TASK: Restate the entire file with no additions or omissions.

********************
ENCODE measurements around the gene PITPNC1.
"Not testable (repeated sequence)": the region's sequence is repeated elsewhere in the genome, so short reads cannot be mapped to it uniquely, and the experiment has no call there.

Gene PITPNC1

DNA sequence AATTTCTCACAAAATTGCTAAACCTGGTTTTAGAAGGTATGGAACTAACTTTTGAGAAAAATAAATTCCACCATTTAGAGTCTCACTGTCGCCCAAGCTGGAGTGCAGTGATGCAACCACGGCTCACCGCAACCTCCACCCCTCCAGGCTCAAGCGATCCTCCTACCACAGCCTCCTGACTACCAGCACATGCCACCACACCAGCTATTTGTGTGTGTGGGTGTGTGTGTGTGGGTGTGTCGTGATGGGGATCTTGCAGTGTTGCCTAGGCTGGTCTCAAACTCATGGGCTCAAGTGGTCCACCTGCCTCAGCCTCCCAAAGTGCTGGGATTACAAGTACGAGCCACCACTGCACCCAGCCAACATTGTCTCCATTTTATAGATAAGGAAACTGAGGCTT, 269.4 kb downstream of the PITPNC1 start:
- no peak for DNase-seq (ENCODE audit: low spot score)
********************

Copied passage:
ENCODE measurements around the gene PITPNC1.
"Not testable (repeated sequence)": the region's sequence is repeated elsewhere in the genome, so short reads cannot be mapped to it uniquely, and the experiment has no call there.

Gene PITPNC1

DNA sequence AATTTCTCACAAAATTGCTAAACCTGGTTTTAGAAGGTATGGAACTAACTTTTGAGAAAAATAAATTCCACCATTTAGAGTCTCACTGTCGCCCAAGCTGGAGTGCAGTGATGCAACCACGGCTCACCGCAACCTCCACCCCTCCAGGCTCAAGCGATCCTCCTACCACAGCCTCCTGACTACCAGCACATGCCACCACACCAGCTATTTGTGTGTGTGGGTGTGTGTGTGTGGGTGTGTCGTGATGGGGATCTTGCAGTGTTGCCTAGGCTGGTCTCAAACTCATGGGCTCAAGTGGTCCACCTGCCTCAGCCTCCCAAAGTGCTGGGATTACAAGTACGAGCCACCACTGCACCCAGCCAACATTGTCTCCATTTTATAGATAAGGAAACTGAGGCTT, 269.4 kb downstream of the PITPNC1 start:
- no peak for DNase-seq (ENCODE audit: low spot score)